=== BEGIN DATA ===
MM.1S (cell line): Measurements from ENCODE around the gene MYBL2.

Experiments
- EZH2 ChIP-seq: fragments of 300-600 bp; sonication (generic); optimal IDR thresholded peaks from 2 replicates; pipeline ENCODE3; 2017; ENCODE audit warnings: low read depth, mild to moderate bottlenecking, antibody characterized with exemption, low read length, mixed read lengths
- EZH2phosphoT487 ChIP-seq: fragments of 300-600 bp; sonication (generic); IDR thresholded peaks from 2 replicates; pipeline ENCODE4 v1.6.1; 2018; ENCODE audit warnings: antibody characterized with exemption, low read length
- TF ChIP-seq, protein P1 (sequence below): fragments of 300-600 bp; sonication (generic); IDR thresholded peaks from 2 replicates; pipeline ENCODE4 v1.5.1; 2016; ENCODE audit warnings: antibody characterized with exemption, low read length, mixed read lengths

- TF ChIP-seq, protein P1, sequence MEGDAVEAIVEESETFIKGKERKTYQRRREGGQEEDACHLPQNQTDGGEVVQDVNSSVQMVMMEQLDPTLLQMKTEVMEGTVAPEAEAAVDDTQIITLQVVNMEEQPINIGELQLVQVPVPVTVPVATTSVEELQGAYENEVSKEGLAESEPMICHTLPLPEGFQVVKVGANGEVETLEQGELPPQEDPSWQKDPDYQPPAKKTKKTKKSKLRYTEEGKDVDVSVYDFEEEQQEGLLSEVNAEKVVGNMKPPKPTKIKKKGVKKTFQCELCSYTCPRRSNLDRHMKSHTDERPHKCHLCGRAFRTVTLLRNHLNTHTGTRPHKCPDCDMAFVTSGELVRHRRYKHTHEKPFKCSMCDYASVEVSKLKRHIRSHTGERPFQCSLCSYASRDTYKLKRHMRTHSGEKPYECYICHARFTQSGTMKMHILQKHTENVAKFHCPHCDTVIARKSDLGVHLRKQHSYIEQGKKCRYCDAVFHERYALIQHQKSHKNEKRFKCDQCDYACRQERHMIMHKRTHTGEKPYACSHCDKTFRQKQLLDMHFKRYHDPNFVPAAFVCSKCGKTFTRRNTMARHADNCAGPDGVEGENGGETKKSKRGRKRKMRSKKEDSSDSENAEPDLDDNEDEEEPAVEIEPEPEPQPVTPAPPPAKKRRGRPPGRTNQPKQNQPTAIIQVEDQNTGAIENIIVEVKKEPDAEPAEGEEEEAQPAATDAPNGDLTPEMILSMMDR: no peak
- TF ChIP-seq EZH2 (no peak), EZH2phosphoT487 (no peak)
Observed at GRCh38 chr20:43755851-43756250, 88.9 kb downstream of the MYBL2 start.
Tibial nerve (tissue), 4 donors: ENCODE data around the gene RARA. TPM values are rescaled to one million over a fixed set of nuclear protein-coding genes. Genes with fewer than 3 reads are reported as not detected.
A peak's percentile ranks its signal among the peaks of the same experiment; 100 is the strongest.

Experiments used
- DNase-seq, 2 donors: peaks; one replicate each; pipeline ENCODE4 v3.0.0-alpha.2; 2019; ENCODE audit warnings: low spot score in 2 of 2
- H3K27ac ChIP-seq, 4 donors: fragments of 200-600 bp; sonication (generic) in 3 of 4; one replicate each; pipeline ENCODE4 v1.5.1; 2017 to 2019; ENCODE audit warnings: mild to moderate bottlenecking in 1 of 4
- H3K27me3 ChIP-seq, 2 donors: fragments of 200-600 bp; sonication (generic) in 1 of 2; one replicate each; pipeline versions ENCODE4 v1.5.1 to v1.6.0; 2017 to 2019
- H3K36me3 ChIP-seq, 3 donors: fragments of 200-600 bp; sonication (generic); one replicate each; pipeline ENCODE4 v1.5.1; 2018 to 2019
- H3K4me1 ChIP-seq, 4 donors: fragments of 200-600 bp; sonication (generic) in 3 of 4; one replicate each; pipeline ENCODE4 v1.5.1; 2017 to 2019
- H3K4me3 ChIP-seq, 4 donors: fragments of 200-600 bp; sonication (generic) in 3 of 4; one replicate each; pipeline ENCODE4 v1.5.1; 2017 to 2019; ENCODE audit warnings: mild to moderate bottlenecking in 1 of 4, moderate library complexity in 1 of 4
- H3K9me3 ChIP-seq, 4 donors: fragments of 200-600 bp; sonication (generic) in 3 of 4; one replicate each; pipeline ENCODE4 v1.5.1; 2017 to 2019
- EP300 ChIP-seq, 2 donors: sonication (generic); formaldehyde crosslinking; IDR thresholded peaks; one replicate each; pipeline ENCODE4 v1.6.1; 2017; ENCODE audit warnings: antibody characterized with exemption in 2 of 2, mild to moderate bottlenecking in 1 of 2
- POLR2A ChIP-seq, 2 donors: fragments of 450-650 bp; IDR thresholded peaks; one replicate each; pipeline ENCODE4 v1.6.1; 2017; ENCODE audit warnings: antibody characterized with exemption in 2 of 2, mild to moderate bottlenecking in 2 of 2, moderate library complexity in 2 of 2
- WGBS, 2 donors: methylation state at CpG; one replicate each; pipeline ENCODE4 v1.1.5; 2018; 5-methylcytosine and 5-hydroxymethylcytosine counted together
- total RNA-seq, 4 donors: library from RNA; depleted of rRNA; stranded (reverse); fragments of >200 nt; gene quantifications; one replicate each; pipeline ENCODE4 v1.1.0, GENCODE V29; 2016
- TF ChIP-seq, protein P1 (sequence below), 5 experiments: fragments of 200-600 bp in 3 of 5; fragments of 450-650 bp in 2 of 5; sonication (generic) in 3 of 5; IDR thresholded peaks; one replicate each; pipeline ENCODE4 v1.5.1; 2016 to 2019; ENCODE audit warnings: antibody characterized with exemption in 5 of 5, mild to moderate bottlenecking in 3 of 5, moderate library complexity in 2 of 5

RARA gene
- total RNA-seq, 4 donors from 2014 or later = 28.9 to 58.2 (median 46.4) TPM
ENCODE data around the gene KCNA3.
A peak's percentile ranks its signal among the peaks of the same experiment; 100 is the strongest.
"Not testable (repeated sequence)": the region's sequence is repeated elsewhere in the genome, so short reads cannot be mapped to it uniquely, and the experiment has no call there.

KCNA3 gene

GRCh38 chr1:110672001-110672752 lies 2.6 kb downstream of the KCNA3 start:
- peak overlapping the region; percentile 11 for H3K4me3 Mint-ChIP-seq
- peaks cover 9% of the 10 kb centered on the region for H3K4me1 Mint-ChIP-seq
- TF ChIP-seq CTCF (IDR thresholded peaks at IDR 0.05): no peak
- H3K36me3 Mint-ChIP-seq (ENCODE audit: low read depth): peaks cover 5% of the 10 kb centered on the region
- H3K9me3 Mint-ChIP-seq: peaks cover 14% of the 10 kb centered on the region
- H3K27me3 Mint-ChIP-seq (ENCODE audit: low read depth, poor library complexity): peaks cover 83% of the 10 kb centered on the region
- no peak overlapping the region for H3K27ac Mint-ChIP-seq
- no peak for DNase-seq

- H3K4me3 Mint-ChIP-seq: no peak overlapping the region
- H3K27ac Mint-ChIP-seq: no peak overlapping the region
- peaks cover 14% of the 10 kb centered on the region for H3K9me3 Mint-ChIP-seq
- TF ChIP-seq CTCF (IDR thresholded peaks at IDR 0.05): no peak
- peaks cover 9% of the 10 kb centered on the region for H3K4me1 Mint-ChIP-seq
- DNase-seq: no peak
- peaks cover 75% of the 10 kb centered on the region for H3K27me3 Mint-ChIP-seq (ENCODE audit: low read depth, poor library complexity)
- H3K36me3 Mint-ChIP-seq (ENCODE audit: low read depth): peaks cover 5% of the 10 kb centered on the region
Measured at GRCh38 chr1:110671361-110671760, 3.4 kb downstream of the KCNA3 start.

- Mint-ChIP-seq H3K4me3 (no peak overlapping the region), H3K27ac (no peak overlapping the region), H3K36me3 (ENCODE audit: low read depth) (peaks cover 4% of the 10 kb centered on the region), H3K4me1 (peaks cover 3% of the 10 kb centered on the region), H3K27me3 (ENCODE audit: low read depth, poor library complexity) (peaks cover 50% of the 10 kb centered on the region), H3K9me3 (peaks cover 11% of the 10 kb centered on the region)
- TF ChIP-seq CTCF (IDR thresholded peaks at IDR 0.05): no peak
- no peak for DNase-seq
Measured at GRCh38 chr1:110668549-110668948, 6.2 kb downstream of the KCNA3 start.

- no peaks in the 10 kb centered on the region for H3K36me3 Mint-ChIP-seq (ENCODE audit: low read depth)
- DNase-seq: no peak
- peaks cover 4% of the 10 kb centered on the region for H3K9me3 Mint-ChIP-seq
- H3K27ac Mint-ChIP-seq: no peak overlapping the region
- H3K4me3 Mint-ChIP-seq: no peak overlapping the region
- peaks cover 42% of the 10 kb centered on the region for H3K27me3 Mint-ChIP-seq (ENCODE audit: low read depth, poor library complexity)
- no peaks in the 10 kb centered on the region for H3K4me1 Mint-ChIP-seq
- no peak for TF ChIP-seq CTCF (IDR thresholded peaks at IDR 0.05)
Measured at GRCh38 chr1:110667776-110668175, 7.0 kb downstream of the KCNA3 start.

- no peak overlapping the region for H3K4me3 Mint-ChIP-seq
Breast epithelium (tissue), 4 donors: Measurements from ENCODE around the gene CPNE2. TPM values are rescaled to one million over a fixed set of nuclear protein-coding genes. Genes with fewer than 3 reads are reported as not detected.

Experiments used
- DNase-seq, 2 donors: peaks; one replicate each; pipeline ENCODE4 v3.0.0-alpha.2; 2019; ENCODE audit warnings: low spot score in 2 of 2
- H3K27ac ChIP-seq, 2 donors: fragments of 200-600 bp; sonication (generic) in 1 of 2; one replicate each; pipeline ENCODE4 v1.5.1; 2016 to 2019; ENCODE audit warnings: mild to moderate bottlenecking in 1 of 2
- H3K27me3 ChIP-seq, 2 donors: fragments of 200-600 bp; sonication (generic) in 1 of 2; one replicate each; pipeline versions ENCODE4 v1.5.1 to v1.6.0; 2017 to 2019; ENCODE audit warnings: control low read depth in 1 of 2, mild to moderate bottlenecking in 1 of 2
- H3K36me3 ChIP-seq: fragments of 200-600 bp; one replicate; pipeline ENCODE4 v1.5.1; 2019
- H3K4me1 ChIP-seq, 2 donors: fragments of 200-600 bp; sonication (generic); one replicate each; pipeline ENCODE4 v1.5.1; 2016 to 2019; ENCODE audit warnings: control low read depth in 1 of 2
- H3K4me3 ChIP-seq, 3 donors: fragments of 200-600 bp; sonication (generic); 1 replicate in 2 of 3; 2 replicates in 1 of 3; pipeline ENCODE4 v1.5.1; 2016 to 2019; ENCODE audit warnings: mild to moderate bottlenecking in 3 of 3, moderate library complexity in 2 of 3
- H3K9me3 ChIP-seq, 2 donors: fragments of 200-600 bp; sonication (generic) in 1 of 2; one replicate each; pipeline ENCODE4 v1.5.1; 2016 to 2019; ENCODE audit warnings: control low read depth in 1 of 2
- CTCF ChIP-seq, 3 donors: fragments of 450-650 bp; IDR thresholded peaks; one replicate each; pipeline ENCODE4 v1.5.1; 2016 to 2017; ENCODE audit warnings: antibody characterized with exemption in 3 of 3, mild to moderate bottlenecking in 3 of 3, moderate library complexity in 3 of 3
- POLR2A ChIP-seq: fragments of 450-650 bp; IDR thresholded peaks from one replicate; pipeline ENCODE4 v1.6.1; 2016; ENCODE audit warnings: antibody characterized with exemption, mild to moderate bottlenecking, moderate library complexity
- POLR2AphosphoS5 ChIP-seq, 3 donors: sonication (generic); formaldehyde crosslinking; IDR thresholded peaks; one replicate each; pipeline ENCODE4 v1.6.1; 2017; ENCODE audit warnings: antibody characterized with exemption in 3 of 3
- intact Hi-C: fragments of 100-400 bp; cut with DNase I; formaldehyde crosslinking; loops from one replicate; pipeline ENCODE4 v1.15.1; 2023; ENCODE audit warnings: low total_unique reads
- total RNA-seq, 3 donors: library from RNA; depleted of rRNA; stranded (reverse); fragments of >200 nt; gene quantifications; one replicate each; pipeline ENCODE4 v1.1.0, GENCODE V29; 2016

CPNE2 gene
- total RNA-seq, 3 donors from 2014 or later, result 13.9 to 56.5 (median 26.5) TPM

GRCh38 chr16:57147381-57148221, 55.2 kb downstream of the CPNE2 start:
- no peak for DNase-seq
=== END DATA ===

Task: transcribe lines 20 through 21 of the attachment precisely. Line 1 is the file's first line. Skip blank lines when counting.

- POLR2A ChIP-seq, 2 donors: fragments of 450-650 bp; IDR thresholded peaks; one replicate each; pipeline ENCODE4 v1.6.1; 2017; ENCODE audit warnings: antibody characterized with exemption in 2 of 2, mild to moderate bottlenecking in 2 of 2, moderate library complexity in 2 of 2
- WGBS, 2 donors: methylation state at CpG; one replicate each; pipeline ENCODE4 v1.1.5; 2018; 5-methylcytosine and 5-hydroxymethylcytosine counted together